Question: Ivy and oleander
Hello, I'm help52
I'm looking for a creeper that I can't find either in the garden, or on the internet
do you want to help me E 'ivy or similar leaves are like those of ivy, but inside
they are yellow and on the outer edge they are green. It exists because I have seen it in more than one garden, but as I have already written I cannot find it. Help me at least with the money and if possible with other references. Another thing: I saw in friuli an oleander of apricot color is it possible? if so could you tell me the exact name to find it?
Ivy or oleander: Answer: Ivy and oleander
Dear help 52,
We thank you for contacting us regarding your questions regarding ivy and oleander via the Oleander Expert's column (Nerium oleander) belonging to the Apocinaceae family and it is a very common evergreen in Italy. In mild climates it can be grown in open ground while in the north it is cultivable only in pots to be repaired in winter.
It has lanceolate leaves of leathery consistency and simple or double flowers of various colors that bloom from June to September. From research carried out the cultivated varieties are white, cream, pink and red, however the search for new varieties by the producers is always in continuous development, so it could very well exist the color variant she observed in Friuli. We therefore recommend contacting a garden
specialized in his area that will surely be updated on the news. The Ivy belongs to the Araliaceae family and in the Hedera genus which contains 15 different species of rustic, climbing and evergreen plants, among which the most common is the Hedera Helix.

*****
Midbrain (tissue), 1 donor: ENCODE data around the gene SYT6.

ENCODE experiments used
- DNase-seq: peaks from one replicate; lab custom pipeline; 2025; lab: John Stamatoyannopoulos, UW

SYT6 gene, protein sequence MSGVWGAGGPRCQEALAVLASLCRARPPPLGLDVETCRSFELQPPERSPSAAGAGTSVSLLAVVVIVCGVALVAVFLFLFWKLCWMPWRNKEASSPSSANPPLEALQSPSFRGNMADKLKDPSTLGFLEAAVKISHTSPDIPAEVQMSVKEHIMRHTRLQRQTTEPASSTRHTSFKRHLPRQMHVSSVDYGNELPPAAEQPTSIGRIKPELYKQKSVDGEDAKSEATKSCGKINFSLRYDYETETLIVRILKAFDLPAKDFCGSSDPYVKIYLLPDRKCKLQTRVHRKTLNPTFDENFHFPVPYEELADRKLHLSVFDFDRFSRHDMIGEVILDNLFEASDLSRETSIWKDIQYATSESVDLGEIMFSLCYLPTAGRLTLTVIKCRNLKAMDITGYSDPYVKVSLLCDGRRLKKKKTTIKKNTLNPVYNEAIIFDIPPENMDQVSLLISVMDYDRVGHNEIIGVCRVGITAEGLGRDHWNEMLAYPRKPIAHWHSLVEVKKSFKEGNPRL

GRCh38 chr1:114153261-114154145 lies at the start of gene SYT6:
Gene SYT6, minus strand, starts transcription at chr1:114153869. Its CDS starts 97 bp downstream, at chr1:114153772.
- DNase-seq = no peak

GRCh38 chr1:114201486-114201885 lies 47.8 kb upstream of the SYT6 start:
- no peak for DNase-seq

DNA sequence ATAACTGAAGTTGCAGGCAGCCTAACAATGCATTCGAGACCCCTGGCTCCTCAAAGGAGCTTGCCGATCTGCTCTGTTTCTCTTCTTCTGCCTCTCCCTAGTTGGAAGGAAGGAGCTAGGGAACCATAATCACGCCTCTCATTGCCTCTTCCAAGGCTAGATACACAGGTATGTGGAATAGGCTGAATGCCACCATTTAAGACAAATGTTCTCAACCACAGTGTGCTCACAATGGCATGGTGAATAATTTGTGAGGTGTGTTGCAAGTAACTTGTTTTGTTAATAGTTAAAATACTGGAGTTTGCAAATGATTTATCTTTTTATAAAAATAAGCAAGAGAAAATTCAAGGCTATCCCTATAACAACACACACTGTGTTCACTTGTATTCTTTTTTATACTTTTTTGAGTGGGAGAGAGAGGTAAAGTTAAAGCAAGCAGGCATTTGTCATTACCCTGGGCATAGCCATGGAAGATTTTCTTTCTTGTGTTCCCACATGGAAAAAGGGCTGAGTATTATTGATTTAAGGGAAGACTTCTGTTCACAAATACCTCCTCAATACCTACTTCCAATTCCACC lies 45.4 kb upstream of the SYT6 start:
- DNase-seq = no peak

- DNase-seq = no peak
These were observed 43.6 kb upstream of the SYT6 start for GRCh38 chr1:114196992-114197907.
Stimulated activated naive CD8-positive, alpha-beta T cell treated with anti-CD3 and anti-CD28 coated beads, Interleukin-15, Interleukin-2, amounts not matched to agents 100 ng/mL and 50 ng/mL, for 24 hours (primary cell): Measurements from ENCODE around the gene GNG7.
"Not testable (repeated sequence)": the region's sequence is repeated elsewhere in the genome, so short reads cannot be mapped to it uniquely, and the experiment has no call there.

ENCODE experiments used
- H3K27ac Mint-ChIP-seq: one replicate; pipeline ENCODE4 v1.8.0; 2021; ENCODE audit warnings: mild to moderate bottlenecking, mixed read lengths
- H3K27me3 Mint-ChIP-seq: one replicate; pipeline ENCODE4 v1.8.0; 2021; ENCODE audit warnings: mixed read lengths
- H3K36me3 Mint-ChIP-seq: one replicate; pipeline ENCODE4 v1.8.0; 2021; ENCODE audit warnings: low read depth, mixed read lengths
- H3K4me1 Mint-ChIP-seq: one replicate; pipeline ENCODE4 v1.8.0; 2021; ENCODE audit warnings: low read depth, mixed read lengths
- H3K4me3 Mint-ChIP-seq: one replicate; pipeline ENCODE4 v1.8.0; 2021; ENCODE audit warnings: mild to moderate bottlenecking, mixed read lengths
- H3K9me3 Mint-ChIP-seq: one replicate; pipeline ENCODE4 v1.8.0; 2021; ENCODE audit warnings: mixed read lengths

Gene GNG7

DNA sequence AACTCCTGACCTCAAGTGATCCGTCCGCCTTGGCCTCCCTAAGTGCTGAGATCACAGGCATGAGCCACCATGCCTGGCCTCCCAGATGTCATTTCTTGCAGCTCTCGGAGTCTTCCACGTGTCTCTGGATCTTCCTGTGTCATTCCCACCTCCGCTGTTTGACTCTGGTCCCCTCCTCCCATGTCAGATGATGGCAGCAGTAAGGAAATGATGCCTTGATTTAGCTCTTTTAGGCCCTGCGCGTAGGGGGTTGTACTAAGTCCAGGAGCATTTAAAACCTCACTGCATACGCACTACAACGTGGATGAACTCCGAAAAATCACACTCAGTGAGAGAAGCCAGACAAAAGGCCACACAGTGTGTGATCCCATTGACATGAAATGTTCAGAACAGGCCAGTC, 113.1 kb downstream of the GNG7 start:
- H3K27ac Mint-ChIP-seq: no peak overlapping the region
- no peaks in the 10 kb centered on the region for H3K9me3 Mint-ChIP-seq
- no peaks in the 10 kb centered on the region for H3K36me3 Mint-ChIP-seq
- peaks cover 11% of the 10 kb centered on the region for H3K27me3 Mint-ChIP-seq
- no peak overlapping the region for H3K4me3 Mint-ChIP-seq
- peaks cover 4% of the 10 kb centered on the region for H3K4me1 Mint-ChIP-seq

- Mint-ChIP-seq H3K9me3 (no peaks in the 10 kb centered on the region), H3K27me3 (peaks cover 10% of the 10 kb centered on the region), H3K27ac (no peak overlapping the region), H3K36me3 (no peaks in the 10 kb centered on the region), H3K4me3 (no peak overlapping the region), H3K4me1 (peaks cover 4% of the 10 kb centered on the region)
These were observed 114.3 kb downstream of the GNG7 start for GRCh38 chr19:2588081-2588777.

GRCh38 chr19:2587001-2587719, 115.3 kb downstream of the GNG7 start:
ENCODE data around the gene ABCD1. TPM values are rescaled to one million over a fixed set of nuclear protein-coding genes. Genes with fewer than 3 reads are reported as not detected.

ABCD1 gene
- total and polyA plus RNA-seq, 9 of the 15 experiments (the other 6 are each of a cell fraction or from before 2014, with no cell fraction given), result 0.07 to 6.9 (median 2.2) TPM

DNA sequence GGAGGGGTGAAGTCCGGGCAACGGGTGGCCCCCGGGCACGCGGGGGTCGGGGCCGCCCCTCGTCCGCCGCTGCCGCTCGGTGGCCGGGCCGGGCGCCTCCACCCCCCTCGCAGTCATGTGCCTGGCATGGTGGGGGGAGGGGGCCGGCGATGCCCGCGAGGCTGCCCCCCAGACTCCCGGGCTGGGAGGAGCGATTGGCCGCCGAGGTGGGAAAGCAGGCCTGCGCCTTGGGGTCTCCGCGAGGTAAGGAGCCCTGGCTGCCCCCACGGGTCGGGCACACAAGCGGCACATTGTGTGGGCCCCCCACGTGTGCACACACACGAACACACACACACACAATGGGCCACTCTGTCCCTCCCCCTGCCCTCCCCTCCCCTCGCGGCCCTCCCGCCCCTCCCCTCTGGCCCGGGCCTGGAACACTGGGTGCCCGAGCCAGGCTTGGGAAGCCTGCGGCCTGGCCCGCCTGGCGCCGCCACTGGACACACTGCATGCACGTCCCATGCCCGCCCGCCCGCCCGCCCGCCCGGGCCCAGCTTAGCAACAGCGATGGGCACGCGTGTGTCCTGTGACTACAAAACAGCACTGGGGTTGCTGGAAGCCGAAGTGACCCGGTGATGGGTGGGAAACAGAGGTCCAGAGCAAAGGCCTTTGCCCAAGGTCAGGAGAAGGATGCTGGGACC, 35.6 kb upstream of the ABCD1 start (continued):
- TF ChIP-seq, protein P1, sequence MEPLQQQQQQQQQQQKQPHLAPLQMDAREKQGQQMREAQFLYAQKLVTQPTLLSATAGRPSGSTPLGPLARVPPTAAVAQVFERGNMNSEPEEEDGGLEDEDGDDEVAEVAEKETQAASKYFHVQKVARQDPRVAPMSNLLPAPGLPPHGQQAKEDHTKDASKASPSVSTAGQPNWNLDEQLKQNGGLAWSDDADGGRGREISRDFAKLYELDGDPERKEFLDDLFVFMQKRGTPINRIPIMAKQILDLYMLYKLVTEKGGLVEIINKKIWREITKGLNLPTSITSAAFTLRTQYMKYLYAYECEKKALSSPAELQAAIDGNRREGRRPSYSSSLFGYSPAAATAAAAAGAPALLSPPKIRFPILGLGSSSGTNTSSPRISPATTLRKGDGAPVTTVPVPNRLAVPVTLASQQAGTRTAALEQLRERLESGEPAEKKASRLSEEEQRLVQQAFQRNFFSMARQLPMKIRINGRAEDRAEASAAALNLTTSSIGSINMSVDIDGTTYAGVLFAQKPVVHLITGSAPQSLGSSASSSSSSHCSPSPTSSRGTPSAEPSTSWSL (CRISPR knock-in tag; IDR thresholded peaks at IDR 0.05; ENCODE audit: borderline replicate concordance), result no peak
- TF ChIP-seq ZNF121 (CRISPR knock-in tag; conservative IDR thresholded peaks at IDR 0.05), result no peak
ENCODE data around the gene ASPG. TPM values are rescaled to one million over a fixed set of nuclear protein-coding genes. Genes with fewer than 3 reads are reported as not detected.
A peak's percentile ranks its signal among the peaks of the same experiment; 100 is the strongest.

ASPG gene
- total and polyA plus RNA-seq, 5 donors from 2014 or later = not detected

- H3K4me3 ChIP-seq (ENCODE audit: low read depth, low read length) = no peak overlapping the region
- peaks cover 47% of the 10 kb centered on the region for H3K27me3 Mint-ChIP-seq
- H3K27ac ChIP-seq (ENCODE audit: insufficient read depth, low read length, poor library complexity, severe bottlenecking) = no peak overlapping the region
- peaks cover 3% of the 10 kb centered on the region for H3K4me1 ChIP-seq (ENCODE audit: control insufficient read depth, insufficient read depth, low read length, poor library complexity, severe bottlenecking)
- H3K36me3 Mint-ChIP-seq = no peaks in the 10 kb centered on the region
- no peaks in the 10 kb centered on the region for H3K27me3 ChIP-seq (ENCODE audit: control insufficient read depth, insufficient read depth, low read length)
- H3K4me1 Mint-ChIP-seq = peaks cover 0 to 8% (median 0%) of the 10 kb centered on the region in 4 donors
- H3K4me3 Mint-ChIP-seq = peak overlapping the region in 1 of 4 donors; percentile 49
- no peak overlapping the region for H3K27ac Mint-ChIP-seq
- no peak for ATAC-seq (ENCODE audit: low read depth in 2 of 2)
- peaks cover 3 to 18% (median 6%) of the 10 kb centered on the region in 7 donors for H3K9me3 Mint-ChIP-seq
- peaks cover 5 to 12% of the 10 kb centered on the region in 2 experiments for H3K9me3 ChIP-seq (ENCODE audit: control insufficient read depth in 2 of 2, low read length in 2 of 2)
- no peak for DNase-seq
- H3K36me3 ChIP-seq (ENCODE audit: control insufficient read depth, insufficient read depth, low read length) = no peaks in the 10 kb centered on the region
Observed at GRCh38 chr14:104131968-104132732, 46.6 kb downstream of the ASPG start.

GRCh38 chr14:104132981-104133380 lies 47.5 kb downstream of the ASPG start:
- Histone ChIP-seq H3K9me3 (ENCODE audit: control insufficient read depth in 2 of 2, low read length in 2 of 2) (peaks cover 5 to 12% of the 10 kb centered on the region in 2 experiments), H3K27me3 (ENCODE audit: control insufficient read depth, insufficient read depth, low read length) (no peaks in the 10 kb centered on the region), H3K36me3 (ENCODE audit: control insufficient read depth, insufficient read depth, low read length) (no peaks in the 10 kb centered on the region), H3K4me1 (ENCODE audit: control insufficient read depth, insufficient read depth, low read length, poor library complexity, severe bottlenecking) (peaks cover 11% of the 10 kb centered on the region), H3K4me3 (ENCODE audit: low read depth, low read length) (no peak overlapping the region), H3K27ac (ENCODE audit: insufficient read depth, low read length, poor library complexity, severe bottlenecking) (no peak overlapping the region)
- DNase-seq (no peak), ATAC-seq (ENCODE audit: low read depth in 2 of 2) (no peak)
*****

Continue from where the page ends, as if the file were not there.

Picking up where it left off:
It is characterized by having 2 types of branches. The juvenile branches are endowed with aerial roots, which are attached to each surface, and lobed leaves. The adult branches, which grow following the previous ones, are devoid of roots, have leaves with an entire margin, and form flowers and fruits. The Helix ivy is the most used to cover the walls, it has shiny leaves of
deep green color, often characterized by silver-colored spots. It produces small black fruits, poisonous to humans but commonly eaten by birds.
It adapts to all types of terrain, requires illuminated areas but not direct light. Generally the ivy grown against the walls are shortened in the period of March and are pruned again during the summer to avoid and an excessive lengthening of the shoots up to roofs or gutters. The adult branches are usually shortened in March and July to maintain the shape of the hedge.
The question that poses us is not easy to solve given the many existing varieties, the characteristics you indicated can be traced back to the "variegated" Hedera colchica variety which, however, has a yellow outer edge and a green inner part.
With best regards